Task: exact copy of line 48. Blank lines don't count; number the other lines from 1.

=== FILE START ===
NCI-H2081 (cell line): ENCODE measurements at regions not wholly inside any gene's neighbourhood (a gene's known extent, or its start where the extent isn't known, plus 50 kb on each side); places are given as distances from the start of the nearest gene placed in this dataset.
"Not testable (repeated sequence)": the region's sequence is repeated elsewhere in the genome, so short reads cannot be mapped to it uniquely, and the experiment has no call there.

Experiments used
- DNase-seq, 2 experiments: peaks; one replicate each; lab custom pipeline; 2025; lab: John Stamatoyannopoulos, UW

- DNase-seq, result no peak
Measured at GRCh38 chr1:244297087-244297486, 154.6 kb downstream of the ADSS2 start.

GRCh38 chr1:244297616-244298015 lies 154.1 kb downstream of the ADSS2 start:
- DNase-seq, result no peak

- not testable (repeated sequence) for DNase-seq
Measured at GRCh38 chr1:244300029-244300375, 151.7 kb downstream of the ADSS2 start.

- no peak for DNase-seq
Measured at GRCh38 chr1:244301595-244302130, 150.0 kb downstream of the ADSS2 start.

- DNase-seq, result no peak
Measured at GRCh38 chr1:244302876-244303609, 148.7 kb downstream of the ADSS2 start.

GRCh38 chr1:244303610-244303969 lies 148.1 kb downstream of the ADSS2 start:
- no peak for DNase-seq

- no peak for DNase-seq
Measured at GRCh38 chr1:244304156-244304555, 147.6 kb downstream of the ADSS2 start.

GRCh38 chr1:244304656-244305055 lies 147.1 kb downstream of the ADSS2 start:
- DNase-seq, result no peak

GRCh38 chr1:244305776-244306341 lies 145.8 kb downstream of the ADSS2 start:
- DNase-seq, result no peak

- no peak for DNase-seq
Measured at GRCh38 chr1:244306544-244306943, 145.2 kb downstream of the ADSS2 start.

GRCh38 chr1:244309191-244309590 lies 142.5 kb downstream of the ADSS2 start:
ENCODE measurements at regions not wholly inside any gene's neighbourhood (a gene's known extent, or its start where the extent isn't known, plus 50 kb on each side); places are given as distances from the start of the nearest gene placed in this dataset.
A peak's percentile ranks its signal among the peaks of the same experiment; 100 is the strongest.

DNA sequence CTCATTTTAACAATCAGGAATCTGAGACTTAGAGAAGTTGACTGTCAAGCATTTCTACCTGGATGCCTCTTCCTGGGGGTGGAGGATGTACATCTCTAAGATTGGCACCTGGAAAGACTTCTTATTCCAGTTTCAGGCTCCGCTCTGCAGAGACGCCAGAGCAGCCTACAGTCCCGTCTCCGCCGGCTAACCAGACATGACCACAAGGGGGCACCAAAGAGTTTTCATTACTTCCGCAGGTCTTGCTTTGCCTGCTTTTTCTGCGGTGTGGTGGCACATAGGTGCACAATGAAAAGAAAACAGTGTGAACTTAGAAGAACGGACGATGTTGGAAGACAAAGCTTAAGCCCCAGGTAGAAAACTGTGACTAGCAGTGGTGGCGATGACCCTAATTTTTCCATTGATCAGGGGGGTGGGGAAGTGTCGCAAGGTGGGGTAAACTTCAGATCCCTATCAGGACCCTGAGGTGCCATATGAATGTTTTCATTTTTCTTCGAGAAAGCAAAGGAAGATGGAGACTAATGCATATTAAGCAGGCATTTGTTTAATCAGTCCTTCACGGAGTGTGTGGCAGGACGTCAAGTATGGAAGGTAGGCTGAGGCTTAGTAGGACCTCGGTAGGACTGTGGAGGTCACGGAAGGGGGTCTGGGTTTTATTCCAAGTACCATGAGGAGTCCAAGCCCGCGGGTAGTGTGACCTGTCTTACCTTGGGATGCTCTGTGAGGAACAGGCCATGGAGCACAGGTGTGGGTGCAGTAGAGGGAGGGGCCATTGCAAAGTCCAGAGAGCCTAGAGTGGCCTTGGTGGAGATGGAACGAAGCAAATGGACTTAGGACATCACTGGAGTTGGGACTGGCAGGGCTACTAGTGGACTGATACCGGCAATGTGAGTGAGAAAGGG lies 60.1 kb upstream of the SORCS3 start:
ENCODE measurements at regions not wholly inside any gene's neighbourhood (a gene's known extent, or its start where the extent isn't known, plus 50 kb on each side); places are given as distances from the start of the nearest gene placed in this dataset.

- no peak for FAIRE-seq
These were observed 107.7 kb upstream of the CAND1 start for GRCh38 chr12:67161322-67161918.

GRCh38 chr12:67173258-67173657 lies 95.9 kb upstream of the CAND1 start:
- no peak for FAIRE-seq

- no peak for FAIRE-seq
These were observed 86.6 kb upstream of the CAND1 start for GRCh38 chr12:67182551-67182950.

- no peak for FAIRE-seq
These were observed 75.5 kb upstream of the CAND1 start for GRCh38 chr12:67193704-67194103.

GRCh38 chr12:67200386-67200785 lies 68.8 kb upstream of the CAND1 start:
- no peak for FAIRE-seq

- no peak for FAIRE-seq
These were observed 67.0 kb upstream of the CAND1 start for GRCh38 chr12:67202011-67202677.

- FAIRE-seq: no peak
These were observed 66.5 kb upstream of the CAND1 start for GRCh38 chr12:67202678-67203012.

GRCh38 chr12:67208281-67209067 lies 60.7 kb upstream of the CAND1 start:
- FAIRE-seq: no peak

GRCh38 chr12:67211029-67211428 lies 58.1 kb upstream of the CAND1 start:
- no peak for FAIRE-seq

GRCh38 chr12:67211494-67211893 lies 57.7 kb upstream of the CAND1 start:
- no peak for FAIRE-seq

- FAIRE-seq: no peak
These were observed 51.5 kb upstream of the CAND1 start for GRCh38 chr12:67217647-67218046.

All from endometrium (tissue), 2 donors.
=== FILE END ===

GRCh38 chr12:67211494-67211893 lies 57.7 kb upstream of the CAND1 start: